President Barack Obama visited two automobile manufacturing plants near Detroit, Michigan, to spotlight progress made in helping the U.S. auto industry recover from near collapse.
From the brink of collapse, when President Obama took office and forced the government to step in to support General Motors and Chrysler, the auto industry has made steady progress.
The administration points to statistics showing that after huge job losses linked to the U.S. financial crisis, auto industry job growth is on track to be the strongest in more than a decade, adding 55,000 jobs since the middle of 2009.
The president was welcomed to the Chrysler Jefferson North Assembly Plant, where the car company employs just over 2,800 workers.
Rather than simply bailing out auto companies, or doing nothing to hasten their complete collapse, Mr. Obama said he chose to give workers, management and unions the chance to reorganize and be more competitive. "I placed that faith in you and all of America's auto workers, and you have vindicated that belief. The fact that we're standing in this magnificent factory today is a testament to the decisions we made and the sacrifices that you and countless stakeholders across this industry and this country were willing to make," he said.
Introducing the president was Leah Soehartono, a 42-year-old auto insurance accountant who said she went from being unemployed for two years to obtaining a job with Chrysler. "I am confident that the economy is improving and that the success I have achieved is obtainable and possible for others to achieve in these hard economic times," he said.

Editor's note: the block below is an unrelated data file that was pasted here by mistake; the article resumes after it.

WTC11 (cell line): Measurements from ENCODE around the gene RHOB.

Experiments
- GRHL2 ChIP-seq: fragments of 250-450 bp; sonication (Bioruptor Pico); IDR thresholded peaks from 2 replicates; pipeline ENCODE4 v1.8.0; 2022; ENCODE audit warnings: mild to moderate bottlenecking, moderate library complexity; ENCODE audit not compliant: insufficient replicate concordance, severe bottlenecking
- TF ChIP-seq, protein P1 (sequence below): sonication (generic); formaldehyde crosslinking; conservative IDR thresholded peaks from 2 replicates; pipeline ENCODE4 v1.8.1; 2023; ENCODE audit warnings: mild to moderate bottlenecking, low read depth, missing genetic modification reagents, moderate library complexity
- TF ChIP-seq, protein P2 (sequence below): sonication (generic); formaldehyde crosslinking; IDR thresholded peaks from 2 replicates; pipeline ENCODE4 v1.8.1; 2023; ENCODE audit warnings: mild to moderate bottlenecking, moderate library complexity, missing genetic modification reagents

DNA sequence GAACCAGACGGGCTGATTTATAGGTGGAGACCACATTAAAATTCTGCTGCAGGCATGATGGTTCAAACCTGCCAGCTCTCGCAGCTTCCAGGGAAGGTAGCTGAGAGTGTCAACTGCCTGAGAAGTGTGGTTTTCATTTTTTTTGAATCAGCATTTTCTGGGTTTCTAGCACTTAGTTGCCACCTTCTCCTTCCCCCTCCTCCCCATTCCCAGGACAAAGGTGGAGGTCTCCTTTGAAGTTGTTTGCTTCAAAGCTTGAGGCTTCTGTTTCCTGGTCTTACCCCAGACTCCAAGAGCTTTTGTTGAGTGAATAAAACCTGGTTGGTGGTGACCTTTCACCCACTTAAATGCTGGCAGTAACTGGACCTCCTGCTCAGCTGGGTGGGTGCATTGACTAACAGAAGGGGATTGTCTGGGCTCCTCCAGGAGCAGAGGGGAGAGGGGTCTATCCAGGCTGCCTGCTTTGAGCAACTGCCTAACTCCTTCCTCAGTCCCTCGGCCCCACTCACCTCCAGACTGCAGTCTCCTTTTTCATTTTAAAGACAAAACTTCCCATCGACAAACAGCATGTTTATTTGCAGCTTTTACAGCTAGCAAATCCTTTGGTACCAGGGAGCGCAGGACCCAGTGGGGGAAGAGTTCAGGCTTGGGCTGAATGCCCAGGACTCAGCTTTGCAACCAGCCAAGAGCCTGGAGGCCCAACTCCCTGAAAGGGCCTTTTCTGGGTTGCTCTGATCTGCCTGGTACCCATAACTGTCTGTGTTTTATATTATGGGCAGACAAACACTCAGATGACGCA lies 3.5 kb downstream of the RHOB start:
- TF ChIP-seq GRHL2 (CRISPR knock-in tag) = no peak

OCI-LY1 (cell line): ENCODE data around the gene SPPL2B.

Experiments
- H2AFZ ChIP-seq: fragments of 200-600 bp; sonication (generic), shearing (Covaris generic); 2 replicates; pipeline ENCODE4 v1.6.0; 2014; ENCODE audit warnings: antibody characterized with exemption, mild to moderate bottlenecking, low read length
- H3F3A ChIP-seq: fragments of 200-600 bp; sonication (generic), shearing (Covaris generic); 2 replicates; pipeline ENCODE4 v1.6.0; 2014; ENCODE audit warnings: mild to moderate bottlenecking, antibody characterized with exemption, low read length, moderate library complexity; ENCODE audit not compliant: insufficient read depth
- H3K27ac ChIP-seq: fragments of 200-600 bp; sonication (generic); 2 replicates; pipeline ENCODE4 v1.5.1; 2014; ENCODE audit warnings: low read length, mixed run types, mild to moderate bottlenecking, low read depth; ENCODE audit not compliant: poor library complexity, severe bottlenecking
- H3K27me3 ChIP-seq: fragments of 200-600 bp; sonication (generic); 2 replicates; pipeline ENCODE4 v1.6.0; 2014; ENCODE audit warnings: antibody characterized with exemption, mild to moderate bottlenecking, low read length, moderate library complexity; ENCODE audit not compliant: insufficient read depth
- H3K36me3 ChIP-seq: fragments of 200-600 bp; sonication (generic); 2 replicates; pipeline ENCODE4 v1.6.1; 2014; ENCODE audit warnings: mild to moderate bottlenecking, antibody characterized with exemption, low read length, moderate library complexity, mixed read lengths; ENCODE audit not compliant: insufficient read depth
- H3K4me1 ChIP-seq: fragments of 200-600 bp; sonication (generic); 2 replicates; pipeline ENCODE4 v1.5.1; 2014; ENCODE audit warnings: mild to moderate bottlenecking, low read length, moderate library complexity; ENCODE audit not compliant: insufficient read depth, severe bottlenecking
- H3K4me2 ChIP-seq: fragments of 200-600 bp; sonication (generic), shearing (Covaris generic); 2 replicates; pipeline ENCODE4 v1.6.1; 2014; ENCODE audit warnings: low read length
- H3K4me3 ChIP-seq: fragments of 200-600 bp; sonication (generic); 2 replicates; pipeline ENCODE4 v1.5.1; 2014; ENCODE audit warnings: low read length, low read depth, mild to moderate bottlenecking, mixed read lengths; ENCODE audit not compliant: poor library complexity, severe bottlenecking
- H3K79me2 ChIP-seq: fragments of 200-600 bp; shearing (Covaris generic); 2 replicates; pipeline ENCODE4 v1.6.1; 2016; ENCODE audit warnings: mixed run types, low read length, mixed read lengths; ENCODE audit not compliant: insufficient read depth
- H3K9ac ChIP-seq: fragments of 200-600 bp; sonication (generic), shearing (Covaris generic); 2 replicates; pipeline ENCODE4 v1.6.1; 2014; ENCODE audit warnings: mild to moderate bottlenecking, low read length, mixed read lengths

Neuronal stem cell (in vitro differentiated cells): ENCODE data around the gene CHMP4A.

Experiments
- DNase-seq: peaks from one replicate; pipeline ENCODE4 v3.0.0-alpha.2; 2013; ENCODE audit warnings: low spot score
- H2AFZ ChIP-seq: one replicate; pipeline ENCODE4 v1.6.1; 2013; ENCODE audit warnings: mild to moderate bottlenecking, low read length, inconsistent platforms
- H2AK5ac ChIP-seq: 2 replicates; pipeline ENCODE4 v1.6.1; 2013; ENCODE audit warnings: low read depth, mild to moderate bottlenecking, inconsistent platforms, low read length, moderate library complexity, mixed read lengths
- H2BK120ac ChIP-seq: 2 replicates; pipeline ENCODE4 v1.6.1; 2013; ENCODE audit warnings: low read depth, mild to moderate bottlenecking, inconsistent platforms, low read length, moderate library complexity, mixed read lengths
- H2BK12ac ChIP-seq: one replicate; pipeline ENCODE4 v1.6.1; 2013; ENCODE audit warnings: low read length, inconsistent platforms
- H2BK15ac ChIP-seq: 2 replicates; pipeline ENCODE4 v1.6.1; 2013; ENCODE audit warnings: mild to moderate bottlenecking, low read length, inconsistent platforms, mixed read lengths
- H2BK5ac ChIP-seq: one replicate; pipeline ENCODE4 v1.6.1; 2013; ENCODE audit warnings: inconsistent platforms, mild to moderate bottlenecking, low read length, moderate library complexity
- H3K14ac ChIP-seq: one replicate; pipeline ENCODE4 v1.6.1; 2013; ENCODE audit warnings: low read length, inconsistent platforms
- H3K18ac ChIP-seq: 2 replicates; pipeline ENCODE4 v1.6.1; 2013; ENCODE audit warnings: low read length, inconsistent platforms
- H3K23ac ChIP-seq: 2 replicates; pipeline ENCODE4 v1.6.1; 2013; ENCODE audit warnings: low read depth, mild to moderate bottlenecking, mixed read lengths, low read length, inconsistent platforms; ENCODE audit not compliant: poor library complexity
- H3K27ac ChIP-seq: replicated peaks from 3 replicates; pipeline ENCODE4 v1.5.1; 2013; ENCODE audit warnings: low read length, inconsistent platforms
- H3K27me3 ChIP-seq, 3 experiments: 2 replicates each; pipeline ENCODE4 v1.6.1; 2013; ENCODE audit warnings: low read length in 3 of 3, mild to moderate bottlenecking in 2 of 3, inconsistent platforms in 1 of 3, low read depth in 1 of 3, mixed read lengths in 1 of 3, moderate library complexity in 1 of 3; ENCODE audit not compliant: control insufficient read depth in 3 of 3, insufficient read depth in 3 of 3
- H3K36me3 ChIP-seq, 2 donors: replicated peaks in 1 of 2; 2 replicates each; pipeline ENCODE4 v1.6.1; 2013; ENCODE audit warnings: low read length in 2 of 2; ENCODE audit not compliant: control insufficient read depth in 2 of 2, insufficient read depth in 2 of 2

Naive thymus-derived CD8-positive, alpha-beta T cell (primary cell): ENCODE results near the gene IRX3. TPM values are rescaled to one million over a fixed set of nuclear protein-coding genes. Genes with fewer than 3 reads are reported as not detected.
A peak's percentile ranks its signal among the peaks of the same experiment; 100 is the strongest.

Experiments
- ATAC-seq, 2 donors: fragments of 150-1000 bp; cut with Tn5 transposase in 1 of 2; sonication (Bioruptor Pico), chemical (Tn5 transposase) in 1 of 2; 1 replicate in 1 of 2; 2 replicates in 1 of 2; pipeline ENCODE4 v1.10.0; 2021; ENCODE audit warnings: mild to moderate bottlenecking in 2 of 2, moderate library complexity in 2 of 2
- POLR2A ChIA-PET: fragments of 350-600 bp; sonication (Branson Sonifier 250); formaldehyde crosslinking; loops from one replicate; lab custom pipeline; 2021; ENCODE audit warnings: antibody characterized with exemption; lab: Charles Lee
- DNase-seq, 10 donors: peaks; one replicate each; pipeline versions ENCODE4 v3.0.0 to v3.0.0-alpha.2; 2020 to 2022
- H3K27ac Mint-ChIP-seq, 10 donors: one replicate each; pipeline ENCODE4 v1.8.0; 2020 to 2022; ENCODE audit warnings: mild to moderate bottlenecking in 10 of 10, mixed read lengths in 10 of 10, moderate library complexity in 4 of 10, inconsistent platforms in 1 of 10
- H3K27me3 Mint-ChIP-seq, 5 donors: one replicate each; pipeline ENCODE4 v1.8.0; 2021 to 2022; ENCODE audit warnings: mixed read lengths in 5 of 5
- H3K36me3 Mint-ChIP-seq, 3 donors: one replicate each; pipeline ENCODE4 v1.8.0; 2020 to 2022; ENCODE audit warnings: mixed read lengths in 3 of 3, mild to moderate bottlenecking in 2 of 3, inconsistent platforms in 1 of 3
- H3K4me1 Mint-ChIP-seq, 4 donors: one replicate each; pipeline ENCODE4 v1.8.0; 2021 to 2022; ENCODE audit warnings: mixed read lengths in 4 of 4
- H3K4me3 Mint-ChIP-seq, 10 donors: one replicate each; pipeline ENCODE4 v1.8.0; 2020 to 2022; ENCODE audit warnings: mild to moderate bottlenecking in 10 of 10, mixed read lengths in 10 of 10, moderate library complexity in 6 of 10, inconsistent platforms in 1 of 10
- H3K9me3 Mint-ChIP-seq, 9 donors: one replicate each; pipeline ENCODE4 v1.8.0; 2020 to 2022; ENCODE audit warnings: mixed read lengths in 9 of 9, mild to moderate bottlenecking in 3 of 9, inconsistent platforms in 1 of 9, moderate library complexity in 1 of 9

Later, the president toured the General Motors Detroit-Hamtramck Assembly Center, which is producing the Chevrolet Volt, a gasoline-electric vehicle.
With a price of $41,000 per car, it remains to be seen whether Americans will choose to purchase the Volt over offerings by other car-makers, such as Nissan's all-electric vehicle, the 'Leaf'.
Before the president's trip, Ron Bloom, senior advisor to Treasury Secretary Timothy Geithner, told reporters at the White House that the government, with holds a 61 percent share of General Motors, has refused to get involved in pricing decisions. "I'm not going to get into a debate about whether General Motors, on this particular matter, has the correct business strategy. There are dozens and dozens of business decisions they make every day. They believe that people will buy this car in the sufficient number that they are manufacturing," he said.
President Obama's auto plant visits in Detroit, and another next week to a Ford company plant in Chicago, have a dual purpose.
They are pep talks for an industry critical to economic recovery, and also platforms the president uses as he ramps up campaigning for Democrats in Congress ahead of the November mid-term congressional election.
In his remarks on Friday, Mr. Obama pointed to suggestions by those he called "naysayers" and the "just say no crowd" -- a reference to some opposition Republicans who asserted that auto companies should be allowed to fail. "They said we should just walk away and let those jobs go. I wish they were standing here today. I wish they could see what I am seeing in this plant and talk to the workers who are here taking pride in building a world-class vehicle. I don't think they would be willing to look you in the eye and see you were a bad investment," he said.
While Mr. Obama said more work remains to bring the auto industry back, he also had some blunt talk for auto workers in Detroit, saying that while the industry is growing stronger, many jobs that were lost will not return.
To address that, the administration is focusing attention on its efforts to switch the nation to clean energy and the job growth it says would come with this, including training for unemployed auto workers.
Related Report by Carolyn Presutti